The House Of Horrors
Annalise tries to dodge her demons by taking on a monstrous new client.
The students are dripping with paranoia when they reconvene after the holidays. But they scarcely have a moment to dwell on their secret crime spree because now they have Sam's sister lurking around like a pencil-skirted McGruff the Crime Dog. Oh, and there's also some heinous old rapist locking up local teen girls and impregnating them in basements. His wife would really rather he didn't, so she turns to Annalise for a spot of legal help. Add in a few Christmas Day personal-backstory scenes and some more of those obligatory murder-night scenes (still?!) and you've got yourself an unbalanced episode that would've been better off either going full-on SVU, or just sticking with the germane murder matters at hand.
Fortified by only a few sips of red wine and a bite of something gourmet-looking, she proceeds to live out many of our deepest holiday fantasies: spectacularly (and bilingually) telling off her obnoxious family members once every last one of her nerves had been worked. Aspirational stuff right there. Back at school, she's far more familial with her fellow students, trying to be the glue that holds them together. Initially, you think, "Why bother?" Laurel's too smart and -- as we've learned this week -- far too rich to be wasting her time with these fools. But their lie only works if they tell it together (at least, that's what they think). So, at this point, she's stuck trying to be the voice of reason in a sea of whiners.
Connor and Oliver
Though he's still prickly with the gang (step up your caustic one-liner game, writers), Connor's personal lives make him one of the few characters worth caring about. We all go "aww!" as he gives Oliver a heartfelt gift, then giddily watches The Thorn Birds and does the dishes with him. He went from slutty to wifey, and all it took was a little bit of murder. As for Oliver, he has my same sofa pillows, so bonus points there. Their relationship lends the show a small dose of realness. They're strung out on each other and it's messy, engaging, and well-acted.
"I wanna do what you did," this week's creepy client bleats. She's looking to turn in her abusive husband for child abduction, but wants to negotiate a plea deal first. I avoid stuff like this whenever possible, as it doesn't take much to give me nightmares. That said, I have to tip my hat to Jackie. She is the craziest kind of crazy. Like, I wouldn't be surprised if the actress herself is actually unstable; she was too convincing. It's those eyes, man.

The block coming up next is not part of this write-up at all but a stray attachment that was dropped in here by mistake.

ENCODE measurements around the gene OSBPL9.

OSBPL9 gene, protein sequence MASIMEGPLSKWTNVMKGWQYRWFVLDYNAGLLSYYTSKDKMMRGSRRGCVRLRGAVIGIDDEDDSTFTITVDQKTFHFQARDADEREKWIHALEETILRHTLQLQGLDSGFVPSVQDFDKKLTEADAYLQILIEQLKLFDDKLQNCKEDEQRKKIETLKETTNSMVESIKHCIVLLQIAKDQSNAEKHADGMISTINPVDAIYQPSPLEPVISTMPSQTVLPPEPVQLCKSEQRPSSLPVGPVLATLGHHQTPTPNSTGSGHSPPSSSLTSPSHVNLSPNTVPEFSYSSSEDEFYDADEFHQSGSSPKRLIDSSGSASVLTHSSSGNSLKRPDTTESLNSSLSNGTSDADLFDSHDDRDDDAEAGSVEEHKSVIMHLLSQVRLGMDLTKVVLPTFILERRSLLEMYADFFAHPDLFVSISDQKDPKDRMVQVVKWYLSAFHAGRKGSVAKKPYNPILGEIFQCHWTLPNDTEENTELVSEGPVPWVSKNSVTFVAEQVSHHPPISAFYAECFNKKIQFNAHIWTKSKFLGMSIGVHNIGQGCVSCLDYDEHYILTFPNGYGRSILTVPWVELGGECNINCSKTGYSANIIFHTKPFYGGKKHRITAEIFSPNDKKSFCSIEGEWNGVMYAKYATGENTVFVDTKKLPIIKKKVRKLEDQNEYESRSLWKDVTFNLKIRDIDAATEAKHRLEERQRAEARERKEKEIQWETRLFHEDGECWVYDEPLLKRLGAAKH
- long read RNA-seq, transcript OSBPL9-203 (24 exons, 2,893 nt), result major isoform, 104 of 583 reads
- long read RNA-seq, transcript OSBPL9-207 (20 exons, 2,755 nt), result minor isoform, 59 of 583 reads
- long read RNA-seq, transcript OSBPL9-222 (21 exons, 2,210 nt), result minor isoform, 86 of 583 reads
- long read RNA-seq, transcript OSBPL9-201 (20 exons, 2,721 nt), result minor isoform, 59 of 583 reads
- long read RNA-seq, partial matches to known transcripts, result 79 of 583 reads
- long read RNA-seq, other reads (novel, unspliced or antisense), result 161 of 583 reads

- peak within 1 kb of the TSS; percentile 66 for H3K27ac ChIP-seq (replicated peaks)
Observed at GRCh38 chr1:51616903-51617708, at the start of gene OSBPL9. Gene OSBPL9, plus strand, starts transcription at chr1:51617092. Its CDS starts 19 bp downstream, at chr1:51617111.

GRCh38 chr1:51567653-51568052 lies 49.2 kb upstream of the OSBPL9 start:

This secondary sex-slave basement story is long on creepy, but short on cogency. (I mean…there was a dead baby, but then it was neither a baby, nor dead. Instead, it was a four-year-old in a cabin in the woods with only a stuffed giraffe for protection???) Still, Jackie's able to throw Annalise off her game with her insane lies and it's entertaining to see the master liar get trumped for once.
The show opens with her living out yet another holiday dream. Well, maybe not with all that crying in the fetal position. But who hasn't wanted to stay in bed throughout the holiday season, curtains drawn in your luxury hotel room, abusing the mini-bar and ordering room service that comes under those fancy silver cloches? It's wise of her to hibernate, as it seems to do wonders for one's lying stamina and evil masterminding skills.
Things she does that are relatively un-wise: giving Sam's not-at-all-dense sister a box full of actual evidence-y evidence, instead of misleading fluff to throw her off the scent; taking that insane abduction case in the first place, rather than calling the damn po-lice on that freak show; and not changing the name of her course. (Given her highly publicized personal drama, what university would even be willing to keep her on staff, let alone keep that course name?)
I want less hiss and more venom. She came to town in search of answers and she's clearly smart enough to get them. She's given every indication that she's the only person who can take Annalise down, but all we get is her "Seriously? Brussels sprouts?" bit during that dinner that wasn't. Come on now, Hannah. Don't talk about it; be about it. She's doing loads of "There she is, officer!"-type shouting in next week's preview, so I'll just sit tight.
He's proving to be a pretty good fixer -- concocting a sham Sam sighting, hiding Connor's evidence-filled car, offering to "take care" of Hannah. Frank also wins for line of the night with his big "no duh" to Laurel: "This is how you get caught; by talking about anything inside the courthouse!" I've shouted this at some point during every episode so far. I guess they finally heard me.
Who did he piss off? Why are the writers sticking this character with little more than wankster one-liners and a hollow unrequited crush? I want to go back to liking Asher again. It's almost doable when he gives Bonnie his dopey, yet laughably endearing "You hurt my feelings. A lot" speech. But overall, he's become a fratty footnote.
Her precious wedding slips through her fingers -- at Gracie Mansion on New Year's Eve, no less -- and all she gives us is a bit of whining and pleading? With all she has riding on this union, we should've gotten full-fledged Maggie the Cat ranting…especially since she's already a couple of champagne flutes under. What a missed opportunity!
Wes and Rebecca
Merry Christmas! They've been gifted a new subplot. In between guild-induced night terrors and wading through Rebecca's sass, Wes has become mildly obsessed with the mysterious tenant who lived in his apartment before him. Even now that he has his own business to mind, Wes is still over in somebody else's pot. Why are they happening to me?